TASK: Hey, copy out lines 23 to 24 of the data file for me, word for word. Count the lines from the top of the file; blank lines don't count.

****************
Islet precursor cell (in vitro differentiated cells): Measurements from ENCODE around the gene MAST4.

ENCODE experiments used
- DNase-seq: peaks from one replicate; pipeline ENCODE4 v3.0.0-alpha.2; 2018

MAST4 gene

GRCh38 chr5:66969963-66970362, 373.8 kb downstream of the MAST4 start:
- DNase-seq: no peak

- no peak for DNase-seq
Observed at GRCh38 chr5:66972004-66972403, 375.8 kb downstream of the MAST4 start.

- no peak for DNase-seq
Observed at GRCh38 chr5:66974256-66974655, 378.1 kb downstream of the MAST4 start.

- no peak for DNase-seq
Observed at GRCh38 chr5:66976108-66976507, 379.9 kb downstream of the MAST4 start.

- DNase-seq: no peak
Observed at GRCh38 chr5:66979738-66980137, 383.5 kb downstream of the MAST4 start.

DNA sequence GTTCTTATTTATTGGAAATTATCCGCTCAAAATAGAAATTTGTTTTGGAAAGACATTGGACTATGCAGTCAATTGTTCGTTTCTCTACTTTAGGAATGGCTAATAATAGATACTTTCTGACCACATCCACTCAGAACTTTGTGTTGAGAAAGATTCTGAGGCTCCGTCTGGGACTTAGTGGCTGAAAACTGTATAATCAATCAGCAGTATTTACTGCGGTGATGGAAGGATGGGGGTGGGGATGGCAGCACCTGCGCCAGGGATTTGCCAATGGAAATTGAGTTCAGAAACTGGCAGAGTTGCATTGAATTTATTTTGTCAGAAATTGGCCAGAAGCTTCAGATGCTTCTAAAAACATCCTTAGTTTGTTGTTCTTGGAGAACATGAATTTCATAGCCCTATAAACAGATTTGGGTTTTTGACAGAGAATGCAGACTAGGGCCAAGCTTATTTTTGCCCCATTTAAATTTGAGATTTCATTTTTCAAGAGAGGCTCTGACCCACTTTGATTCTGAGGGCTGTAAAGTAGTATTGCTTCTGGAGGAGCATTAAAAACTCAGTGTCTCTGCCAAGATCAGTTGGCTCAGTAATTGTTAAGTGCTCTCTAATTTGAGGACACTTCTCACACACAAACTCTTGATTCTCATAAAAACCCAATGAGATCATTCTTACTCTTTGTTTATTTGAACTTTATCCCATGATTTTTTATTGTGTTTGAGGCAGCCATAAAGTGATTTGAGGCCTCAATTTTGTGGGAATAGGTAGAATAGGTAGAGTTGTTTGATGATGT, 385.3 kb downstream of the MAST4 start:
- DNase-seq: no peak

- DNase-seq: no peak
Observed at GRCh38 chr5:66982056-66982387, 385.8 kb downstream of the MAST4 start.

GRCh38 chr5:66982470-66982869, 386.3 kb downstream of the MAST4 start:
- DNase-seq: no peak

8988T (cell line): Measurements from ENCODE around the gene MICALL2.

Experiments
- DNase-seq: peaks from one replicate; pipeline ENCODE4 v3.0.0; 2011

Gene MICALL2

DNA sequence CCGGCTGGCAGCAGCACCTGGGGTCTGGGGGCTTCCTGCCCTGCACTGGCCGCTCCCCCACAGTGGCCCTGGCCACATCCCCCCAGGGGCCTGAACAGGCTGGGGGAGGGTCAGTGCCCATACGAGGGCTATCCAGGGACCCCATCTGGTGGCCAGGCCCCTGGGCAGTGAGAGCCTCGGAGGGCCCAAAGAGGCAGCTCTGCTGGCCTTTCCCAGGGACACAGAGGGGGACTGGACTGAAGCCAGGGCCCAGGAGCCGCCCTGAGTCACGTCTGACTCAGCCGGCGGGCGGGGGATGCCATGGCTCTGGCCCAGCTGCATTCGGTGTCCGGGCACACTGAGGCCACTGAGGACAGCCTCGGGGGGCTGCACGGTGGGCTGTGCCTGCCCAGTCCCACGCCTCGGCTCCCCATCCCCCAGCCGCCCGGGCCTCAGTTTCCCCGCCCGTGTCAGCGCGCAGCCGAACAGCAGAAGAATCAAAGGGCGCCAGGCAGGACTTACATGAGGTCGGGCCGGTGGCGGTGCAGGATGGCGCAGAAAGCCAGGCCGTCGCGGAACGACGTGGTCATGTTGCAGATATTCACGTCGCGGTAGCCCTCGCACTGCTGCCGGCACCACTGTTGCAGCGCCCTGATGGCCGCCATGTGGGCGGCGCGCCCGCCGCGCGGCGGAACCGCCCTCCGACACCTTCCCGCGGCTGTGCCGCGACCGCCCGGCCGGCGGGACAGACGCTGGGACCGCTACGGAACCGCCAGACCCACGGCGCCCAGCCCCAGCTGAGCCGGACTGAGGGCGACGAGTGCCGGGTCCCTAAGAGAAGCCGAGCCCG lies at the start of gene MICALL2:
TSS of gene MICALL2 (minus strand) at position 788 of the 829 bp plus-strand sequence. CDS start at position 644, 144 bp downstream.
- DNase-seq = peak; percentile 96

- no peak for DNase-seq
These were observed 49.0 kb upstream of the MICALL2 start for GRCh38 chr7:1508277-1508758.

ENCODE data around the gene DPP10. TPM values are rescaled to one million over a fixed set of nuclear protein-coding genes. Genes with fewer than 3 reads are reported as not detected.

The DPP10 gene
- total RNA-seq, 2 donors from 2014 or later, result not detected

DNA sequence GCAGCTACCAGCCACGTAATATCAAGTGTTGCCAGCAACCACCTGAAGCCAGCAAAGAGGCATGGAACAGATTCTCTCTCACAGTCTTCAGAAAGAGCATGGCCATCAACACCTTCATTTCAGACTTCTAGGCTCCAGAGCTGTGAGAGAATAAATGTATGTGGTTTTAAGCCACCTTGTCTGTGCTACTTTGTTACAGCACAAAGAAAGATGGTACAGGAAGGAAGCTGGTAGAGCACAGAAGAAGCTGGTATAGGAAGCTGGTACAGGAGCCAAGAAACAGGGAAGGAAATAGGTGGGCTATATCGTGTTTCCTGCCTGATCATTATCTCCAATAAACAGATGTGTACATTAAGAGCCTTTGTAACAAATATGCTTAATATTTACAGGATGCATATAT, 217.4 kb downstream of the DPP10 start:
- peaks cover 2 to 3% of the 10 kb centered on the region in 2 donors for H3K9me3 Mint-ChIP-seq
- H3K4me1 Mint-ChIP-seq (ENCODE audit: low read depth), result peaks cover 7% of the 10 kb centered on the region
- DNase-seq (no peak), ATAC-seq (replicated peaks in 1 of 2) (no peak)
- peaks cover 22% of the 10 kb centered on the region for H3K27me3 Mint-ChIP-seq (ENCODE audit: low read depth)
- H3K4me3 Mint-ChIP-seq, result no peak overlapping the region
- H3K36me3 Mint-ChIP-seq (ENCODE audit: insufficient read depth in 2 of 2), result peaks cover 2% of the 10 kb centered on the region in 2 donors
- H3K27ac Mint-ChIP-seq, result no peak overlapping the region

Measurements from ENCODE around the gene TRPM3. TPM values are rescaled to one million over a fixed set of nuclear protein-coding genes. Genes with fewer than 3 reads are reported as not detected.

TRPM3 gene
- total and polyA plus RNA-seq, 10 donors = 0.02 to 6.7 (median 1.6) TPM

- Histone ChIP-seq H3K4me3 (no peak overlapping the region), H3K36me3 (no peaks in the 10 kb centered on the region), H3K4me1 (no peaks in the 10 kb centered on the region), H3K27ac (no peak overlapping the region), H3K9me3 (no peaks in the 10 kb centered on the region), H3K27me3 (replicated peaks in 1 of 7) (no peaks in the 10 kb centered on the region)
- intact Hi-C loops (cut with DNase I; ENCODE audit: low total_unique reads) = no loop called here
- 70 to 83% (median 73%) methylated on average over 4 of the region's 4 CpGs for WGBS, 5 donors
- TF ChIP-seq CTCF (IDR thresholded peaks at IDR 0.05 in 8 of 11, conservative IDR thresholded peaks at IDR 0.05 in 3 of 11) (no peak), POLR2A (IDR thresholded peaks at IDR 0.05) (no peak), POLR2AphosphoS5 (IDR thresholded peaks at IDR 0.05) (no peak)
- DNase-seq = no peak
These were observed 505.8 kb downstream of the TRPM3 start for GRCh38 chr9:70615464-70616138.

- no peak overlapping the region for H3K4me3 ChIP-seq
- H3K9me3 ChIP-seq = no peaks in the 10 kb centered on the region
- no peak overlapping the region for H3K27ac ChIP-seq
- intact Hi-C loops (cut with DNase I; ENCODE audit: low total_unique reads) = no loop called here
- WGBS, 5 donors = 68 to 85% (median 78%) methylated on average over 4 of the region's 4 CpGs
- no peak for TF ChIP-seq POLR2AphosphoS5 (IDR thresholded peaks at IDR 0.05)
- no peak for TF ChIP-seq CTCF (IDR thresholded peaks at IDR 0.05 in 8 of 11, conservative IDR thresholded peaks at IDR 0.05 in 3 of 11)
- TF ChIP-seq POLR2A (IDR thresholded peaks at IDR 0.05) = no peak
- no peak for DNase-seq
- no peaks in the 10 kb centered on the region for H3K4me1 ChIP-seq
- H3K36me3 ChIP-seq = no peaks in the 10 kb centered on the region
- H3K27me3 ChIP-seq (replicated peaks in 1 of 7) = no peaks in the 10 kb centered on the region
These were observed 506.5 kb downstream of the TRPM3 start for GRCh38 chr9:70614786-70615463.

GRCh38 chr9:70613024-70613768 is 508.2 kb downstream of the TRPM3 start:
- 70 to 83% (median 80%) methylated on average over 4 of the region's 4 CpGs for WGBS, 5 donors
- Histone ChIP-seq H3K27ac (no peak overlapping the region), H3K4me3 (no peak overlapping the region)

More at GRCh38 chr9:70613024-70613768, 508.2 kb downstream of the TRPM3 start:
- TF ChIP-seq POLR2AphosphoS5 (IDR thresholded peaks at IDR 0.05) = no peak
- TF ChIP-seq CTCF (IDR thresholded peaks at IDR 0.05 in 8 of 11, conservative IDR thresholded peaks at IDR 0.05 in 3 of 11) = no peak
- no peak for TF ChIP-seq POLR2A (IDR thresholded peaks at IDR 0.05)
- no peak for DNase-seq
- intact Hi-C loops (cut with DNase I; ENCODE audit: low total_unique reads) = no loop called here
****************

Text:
- DNase-seq: peaks from one replicate; pipeline ENCODE4 v3.0.0; 2011

Gene MICALL2